I angle across the debris field, wanting to preserve elevation now, heading toward the densely forested east ridgeline, which will eventually connect to the backbone and Mount Baldy Ski Area.
Crossing over to the ridge is frustratingly hard—there are still the tailings of a few more gullies to cross, several of which can be mistaken for the right ridge.
When I finally reach the base of the ridge, I stop and put on my skins. Only 2000 vertical feet to go. Okay, I'm ready for my chairlift.
Mount Harwood remains a constant presence as I slowly skin up the eastern ridgeline. The angle is just high enough to make the ascent challenging but doable.
The snow is very wet, but well shaded (and supported) by the trees. This would be a safe route to travel even in high avy risk conditions.
What is there to say about climbing 2000 feet after you've done your descent? It's a long way. I'm of the opinion it's much more fun to get the climbing out of the way first, and then ski, but we must work with what we have.
The shade of the forest is welcome on this warm March day. I've sweated out all my water, and a few muscles begin threatening to cramp. The extra weight of my Langes certainly isn't helping.
Up, up, up. What a punishing way to end a day. I amuse myself by fantasizing about Gatorade and a cheeseburger. And some chips.
It's nice, after the unexpected twists on my previous tours, to find myself on-route and on-schedule, even if I am exhausted. I've even waxed up my skins to keep the snow from sticking—though believe me, it's trying. In addition to the vertical I've lost, I've also traveled a difficult mile or more away from the ski area, thanks to the area's unique topography.
I keep thinking I ought to be able to traverse back over to the Mount Baldy Notch, though I know better. A traverse, in fact, would only hang me up over more steep terrain, this time actually south facing, and so likely bare rock. Once again, I'll stress the importance of reading a topo map before you venture into Stockton Flats.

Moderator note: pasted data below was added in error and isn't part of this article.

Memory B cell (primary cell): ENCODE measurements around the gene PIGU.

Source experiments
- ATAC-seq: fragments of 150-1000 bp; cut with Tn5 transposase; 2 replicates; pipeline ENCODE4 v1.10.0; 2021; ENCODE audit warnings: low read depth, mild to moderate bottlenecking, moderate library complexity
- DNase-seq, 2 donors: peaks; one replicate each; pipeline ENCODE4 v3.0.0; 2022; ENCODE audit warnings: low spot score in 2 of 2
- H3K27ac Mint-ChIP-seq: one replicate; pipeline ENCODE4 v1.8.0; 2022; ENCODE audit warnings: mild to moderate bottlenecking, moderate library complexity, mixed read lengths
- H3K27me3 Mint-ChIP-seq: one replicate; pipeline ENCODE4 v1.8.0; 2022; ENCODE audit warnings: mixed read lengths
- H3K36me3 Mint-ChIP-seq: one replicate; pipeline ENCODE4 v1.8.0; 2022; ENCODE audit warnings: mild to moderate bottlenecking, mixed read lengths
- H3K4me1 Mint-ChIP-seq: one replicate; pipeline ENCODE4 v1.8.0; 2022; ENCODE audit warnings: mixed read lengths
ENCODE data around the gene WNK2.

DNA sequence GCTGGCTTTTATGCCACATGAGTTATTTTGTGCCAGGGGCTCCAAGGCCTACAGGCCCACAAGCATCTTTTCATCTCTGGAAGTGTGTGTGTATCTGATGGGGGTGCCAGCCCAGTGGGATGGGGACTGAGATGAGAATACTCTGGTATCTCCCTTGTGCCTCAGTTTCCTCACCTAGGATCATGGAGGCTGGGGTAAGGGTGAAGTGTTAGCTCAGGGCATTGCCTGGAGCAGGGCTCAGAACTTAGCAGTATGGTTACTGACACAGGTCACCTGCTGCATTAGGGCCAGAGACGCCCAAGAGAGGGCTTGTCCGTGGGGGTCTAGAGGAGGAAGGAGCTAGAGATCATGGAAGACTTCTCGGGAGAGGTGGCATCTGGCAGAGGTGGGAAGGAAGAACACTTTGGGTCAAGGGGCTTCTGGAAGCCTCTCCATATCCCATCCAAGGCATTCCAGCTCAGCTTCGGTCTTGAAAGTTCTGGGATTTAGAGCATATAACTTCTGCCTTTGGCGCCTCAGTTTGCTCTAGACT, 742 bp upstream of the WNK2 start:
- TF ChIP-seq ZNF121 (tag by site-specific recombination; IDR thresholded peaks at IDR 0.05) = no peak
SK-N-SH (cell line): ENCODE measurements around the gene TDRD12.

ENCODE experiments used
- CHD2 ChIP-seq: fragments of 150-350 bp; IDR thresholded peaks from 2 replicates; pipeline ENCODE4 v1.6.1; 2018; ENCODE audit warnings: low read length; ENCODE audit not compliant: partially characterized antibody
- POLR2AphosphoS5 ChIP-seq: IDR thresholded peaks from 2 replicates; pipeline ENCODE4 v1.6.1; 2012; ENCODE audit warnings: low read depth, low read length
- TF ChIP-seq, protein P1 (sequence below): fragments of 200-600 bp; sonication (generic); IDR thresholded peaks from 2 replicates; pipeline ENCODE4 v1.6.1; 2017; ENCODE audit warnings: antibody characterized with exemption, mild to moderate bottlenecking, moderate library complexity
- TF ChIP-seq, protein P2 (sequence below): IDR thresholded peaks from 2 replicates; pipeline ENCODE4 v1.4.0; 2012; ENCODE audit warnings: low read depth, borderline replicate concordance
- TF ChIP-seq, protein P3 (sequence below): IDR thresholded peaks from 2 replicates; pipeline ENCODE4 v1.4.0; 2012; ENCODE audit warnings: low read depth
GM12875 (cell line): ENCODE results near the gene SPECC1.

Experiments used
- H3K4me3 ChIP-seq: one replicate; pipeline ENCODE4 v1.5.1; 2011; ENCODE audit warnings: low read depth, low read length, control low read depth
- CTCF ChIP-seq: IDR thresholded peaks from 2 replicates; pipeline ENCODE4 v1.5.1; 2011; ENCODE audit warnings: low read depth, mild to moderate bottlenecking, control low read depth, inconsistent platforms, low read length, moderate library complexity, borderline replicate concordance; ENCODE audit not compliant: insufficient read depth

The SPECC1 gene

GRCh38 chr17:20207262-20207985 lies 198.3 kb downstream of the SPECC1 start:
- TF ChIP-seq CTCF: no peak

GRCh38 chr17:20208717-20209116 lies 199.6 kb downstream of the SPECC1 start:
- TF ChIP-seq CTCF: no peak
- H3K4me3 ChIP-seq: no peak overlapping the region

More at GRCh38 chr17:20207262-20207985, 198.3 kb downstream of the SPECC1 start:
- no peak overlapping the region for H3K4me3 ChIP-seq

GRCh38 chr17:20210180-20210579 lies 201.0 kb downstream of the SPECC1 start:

It's a very confusing area.
Let's just skip ahead: some abominable amount of time later, I finally crest the ridgeline, allowing me to see Telegraph Peak and Mount Baldy Ski Area's Thunder Mountain. What a welcome sight! It's still a difficult traverse across the upper slopes of Coldwater Canyon to return to the ski area, but having my goal in sight is a huge mental boost.
I can't resist pulling off my skins and trying to traverse across. Given the spotty coverage, this likely proves longer than just following the ridge all the way up, but live and learn, as they say.
After a short scramble up a gravel hill, I'm back in bounds, though as a final cruel twist, my skis are so sticky I can barely descend the last few hundred feet of Rollercoaster. That's okay; I'm urged onward by the sight of Mount Baldy Lodge. I stagger inside, half-crazed with hunger and dehydration, drop my pack on the floor, and head straight for the water fountain.
Ah! It's been another great day in Southern California's San Gabriels. Cash in hand, I get my cheeseburger, and some salty Cheetos to boot, and soon enough I'm munching away, as happy as can be. Hmm...looking at that cheeseburger is making me hungry. I don't know about you, but after all this work I'm going to go find some food.